but if the sea floor got lower, the ocean level would go down, not up. It would have to be the land mass above or at sea level that got lower in order for the level to appear to rise.

It's still global warming and the melting of the ice caps, there's plenty of evidence to show that they have been receeding significantly and since they were ice and are now liquid and that change in state comes from melting, which is caused by heat, global warming is happening. ... no matter what faux news says



posted on Jul, 23 2012 @ 05:47 AM
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reply to post by PurpleChiten
 

Hi PurpleChiten,

almost didn't recognize you for a moment there with your latest avatar. Nice one!


Anyway, back OT: as I said, if there is an island (or any seas-side land mass) in a subduction zone then it could go lower and so it would appear that the sea level had risen. But these zones are relatively localized and it doesn't mean the whole ocean floor gets lower.

For example, after the great quake in Japan last year, some coastal regions were uplifted and others subsided, in some places up to 2 metres. There are now inhabited areas by the Japanese coast where the people's homes are getting flooded twice a day at high tide because of that subsidence. Before the quake, those same homes were above sea level even at high tide. But that doesn't mean the sea level has risen permanently by 2 metres throughout the whole ocean. In those subsided places it effectively has (which is why they get flooded every day), but it's a local phenomenon, but the true MSL is virtually unchanged.

Trouble is, these changes in subduction zones don't have to occur all in one huge lurch as they did in Japan. In fact, even there, the places that subsided in March 2011 with quake had been slowly uplifted over several hundred years since the last quake and have now gone back to about where they were. Same goes with various islands that are at this time "sinking". In the event of a major quake they might be uplifted again.

Please note that I'm not saying that there are no rises in sea level occurring. I'm just making the point that apparent sea level changes do not have to be due to true, ocean-wide changes but can be due to more local, often tectonic, factors.

Mike





edit on 23/7/12 by JustMike because: (no reason given)



posted on Jul, 23 2012 @ 06:34 AM
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According to an article in Climate Depot, sea levels have remained the same for the last ten years.
As regards bottled water, it gets replaced by rain, which trickles down into the aquifers where the bottled water come from (allegedly), there is more rain that bottled water, which is why most rivers/lakes are usually full.



posted on Jul, 23 2012 @ 08:08 AM
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reply to post by JustMike
 


We're having weekly "themes" so I'm making my avatar match the theme while keeping the lil purple bird


I see what you're saying... the subduction zone "sinking" so to speak.

My line of thought was with the sea floor as with the marianas trench. If there was a sink of the sea floor, such as a deepening of the trench or another trench forming, the water would fill that trench making it seem lower to those of us above normal sea level.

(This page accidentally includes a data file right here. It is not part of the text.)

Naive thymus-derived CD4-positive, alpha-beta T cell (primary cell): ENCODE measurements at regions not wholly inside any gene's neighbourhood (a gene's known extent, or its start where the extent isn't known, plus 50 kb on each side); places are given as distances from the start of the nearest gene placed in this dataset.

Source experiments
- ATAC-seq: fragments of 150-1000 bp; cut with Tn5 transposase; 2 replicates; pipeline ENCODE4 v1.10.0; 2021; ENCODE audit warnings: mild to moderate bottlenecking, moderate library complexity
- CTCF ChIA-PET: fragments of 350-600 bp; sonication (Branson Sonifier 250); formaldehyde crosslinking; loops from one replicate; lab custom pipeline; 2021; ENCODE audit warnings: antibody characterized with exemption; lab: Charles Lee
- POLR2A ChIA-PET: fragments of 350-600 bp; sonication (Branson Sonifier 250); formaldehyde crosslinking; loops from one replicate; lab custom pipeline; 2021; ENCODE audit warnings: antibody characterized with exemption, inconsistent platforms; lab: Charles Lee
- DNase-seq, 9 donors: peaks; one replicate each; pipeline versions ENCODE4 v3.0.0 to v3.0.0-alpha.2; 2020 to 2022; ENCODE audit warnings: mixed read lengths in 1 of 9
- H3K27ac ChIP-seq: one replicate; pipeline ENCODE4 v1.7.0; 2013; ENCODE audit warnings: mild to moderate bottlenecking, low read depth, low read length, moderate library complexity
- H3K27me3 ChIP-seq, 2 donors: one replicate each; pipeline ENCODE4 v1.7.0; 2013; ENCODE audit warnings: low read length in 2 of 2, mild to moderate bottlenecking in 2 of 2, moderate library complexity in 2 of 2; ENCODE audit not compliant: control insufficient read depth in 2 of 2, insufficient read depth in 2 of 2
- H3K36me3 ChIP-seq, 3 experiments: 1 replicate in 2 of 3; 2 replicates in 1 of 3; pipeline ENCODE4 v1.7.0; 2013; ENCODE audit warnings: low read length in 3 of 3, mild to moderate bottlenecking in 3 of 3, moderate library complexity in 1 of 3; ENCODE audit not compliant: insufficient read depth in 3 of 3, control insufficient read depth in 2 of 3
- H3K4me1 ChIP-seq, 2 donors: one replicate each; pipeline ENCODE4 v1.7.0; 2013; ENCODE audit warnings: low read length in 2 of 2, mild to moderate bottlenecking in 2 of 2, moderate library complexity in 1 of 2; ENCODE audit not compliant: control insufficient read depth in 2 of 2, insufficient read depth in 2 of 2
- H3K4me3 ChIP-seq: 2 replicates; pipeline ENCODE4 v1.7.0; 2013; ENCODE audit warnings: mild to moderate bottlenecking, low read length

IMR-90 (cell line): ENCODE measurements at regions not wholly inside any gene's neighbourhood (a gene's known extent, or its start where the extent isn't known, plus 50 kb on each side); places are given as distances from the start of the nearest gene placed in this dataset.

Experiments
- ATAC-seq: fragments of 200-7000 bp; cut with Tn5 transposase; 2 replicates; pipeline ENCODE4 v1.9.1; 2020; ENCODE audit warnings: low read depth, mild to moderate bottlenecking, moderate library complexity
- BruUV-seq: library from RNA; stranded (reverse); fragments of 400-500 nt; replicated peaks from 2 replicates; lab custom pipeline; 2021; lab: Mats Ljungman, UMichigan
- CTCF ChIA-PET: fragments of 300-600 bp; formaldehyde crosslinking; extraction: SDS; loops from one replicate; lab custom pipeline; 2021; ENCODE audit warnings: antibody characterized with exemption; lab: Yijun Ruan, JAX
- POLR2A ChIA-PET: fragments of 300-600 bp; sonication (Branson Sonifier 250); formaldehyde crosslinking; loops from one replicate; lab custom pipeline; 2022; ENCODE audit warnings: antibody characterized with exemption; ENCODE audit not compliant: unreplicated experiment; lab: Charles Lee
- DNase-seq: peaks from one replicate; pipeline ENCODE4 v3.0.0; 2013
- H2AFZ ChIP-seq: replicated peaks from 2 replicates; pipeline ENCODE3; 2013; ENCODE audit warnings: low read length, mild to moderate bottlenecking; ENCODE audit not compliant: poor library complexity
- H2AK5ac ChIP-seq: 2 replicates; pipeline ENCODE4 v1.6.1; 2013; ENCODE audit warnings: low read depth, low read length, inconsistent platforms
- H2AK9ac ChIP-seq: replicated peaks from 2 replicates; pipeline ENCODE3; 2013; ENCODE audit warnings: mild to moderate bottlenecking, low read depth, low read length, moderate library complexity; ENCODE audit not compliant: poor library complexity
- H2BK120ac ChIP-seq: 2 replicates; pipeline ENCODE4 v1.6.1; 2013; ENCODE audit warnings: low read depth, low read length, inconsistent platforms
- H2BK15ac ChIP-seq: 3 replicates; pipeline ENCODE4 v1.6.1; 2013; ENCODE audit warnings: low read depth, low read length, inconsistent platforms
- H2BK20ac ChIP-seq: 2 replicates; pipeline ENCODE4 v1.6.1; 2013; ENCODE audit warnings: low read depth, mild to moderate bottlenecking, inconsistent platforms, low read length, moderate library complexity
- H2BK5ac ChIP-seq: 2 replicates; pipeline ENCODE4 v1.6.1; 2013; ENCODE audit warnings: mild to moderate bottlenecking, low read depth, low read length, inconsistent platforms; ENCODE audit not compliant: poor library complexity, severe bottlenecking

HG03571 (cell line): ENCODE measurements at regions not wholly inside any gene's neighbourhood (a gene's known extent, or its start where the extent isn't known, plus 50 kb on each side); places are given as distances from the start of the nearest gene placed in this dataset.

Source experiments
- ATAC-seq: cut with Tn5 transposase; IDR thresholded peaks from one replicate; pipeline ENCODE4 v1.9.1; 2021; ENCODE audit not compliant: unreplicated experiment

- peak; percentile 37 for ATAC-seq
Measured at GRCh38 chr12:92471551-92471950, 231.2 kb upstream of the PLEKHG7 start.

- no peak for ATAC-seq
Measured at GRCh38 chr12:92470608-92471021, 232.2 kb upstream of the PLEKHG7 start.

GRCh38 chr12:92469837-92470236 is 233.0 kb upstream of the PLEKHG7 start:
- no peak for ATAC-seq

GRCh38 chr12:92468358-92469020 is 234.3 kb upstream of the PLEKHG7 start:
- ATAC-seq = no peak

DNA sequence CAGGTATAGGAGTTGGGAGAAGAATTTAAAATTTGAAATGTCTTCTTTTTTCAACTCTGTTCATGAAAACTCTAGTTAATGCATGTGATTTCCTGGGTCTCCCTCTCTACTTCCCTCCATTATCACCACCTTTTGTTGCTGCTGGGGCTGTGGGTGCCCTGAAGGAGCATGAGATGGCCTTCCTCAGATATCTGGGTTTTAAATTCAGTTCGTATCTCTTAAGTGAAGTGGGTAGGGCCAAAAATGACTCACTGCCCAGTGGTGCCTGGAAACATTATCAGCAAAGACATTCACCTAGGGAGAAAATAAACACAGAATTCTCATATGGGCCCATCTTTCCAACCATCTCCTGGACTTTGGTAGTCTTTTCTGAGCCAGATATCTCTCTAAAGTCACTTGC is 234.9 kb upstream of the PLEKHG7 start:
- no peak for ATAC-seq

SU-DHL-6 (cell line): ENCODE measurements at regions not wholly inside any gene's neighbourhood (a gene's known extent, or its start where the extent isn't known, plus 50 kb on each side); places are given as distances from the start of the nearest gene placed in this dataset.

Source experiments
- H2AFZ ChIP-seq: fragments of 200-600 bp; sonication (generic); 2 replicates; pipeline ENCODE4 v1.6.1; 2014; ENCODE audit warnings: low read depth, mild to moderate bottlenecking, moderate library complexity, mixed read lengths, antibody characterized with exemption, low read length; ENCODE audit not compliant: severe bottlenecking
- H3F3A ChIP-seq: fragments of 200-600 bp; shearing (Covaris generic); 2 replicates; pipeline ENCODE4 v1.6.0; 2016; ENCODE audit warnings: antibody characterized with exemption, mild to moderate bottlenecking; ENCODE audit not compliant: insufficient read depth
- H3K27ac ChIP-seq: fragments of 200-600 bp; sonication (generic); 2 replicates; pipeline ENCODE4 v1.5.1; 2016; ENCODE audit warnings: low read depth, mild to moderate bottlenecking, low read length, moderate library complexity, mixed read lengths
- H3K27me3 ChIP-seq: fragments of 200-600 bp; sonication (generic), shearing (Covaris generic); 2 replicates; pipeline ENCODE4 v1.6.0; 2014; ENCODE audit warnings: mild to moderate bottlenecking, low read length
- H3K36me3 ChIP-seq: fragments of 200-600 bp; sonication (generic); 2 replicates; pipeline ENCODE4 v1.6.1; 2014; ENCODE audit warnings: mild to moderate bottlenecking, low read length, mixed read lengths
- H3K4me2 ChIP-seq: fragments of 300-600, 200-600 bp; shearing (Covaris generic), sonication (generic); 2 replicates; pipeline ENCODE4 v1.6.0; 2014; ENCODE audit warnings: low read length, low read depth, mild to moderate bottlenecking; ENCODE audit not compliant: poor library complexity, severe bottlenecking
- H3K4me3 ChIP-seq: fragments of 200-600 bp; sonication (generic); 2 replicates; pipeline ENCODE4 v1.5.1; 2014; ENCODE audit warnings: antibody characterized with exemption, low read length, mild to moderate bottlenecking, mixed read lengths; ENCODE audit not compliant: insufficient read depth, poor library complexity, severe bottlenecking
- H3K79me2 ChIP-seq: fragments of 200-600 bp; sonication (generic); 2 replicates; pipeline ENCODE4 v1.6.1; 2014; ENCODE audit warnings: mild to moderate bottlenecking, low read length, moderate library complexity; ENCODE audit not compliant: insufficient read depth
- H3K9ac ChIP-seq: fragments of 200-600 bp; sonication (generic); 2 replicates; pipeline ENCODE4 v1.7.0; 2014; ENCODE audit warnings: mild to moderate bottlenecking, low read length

Very interesting stuff!



posted on Jul, 23 2012 @ 08:17 AM
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Originally posted by pikestaff
According to an article in Climate Depot, sea levels have remained the same for the last ten years.
As regards bottled water, it gets replaced by rain, which trickles down into the aquifers where the bottled water come from (allegedly), there is more rain that bottled water, which is why most rivers/lakes are usually full.


Please provide the article as I have a bit of trouble accepting that and would need the proof.

Also, I'm not familiar with "Climate Depot" and will have to investigate its validity.

Many very credible sources show the sea level is rising, some even say exponentially.

ETA: just found out what "Climate Depot" is.... not credible in any way, shape or form. It's a subsidiary of CFACT, a right wing fake "news" organization closely related to faux news that's trying to dumb down America.
Sorry, but I only accept credible sources with the data to back them up in cases such as this. If you'd like to state that it's your opinion and their opinion, fine, but there's nothing factual about them nor are they considered credible. Not an attack on you, only on the merit, or lack thereof, of that site.
edit on 23-7-2012 by PurpleChiten because: (no reason given)



posted on Jul, 23 2012 @ 10:36 AM
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reply to post by PurpleChiten
 


There is absolutely tons of scientific evidence that sea levels are certainly not rising, and could actually be falling at the moment.

Just do a google search and it will all be available to you.

Tip 1: Stop listening to the paid agw propogandists.

Tip 2: Go down to your nearest shore and see if the water is (on average) any higher than it was 10 years ago

Tip 3: Stop listening to the paid agw propogandists.



posted on Jul, 23 2012 @ 10:53 AM
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I live on Lake Michigan and my neioghbor thinks global warming is taking water away . I tried to explain the whole Chicago river and dams and such but she thinks it's evaporating away because of the heat. Crazy woman but entertaining anyway